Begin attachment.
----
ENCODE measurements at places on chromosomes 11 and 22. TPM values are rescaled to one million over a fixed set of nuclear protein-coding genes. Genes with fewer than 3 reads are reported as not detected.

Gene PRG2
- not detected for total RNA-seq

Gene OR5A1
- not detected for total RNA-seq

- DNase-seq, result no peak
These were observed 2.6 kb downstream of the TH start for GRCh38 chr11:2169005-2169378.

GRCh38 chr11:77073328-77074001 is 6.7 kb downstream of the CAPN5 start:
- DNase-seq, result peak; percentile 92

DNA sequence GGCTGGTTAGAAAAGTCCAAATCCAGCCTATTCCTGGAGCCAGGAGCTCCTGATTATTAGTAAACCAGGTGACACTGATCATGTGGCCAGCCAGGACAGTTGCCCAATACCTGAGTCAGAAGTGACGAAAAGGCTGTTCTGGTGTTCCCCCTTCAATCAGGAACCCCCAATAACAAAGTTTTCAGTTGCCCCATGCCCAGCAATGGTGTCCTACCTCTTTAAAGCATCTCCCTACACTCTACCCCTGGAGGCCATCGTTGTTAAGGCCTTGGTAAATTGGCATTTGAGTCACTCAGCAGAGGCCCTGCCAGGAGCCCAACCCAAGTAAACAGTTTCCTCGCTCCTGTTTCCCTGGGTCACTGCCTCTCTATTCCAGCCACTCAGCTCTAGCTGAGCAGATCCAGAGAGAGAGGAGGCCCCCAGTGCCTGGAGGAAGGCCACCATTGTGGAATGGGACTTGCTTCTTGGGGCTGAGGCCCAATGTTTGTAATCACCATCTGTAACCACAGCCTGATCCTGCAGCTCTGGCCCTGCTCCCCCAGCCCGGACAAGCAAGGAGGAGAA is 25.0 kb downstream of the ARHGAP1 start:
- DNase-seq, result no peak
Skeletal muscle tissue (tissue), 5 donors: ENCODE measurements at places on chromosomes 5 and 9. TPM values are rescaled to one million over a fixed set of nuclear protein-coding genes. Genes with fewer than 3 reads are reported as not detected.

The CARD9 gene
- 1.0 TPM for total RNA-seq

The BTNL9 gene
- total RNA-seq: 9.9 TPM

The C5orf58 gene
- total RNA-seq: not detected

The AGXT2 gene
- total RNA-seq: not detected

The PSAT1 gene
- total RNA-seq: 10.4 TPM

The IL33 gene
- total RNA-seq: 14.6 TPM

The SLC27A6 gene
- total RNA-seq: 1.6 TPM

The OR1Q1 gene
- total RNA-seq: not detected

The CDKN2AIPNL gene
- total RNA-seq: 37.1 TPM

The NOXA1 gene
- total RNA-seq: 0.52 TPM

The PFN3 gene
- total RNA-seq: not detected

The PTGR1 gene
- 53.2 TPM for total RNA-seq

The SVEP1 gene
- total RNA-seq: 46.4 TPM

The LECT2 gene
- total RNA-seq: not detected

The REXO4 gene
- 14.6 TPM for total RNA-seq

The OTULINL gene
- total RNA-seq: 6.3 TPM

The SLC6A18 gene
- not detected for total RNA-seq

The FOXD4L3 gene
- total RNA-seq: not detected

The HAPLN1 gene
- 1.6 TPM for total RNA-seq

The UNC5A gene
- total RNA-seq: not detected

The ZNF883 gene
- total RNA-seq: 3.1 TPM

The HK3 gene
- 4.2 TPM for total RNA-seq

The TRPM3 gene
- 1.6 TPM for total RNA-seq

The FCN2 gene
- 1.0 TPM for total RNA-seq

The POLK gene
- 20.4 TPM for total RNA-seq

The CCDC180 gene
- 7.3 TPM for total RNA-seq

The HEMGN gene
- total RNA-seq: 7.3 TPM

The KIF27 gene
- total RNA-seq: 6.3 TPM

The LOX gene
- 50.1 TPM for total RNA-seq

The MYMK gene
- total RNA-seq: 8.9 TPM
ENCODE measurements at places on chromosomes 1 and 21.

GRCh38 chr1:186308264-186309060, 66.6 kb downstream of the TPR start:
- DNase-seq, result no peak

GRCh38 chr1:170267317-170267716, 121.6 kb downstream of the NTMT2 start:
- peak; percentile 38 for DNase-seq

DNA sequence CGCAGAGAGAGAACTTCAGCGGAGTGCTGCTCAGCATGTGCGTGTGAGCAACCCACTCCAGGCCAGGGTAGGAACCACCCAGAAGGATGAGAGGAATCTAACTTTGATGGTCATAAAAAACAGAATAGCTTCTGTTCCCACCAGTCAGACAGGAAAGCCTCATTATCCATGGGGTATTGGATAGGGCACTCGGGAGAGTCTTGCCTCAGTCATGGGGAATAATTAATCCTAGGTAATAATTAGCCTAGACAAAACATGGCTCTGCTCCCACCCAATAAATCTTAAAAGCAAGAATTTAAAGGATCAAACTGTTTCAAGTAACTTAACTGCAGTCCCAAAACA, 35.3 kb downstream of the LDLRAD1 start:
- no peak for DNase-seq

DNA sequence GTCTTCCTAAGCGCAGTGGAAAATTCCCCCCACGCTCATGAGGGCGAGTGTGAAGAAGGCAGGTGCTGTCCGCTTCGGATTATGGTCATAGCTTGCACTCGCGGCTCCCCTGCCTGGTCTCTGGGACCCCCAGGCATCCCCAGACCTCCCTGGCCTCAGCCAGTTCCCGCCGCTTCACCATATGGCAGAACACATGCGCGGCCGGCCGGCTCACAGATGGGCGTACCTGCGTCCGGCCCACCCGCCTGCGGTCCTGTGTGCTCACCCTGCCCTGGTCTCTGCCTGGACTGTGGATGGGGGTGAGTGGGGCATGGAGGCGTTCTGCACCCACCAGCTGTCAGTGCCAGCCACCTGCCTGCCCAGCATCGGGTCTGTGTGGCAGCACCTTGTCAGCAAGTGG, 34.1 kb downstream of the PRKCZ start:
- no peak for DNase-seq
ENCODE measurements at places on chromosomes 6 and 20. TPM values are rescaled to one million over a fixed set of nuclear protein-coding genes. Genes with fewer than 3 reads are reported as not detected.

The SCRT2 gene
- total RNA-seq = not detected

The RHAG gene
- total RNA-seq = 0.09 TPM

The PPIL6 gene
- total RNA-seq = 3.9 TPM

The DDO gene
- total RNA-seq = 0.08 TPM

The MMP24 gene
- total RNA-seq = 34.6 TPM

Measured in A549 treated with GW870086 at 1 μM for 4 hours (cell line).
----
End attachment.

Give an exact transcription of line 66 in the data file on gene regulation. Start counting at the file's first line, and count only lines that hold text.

- total RNA-seq: 7.3 TPM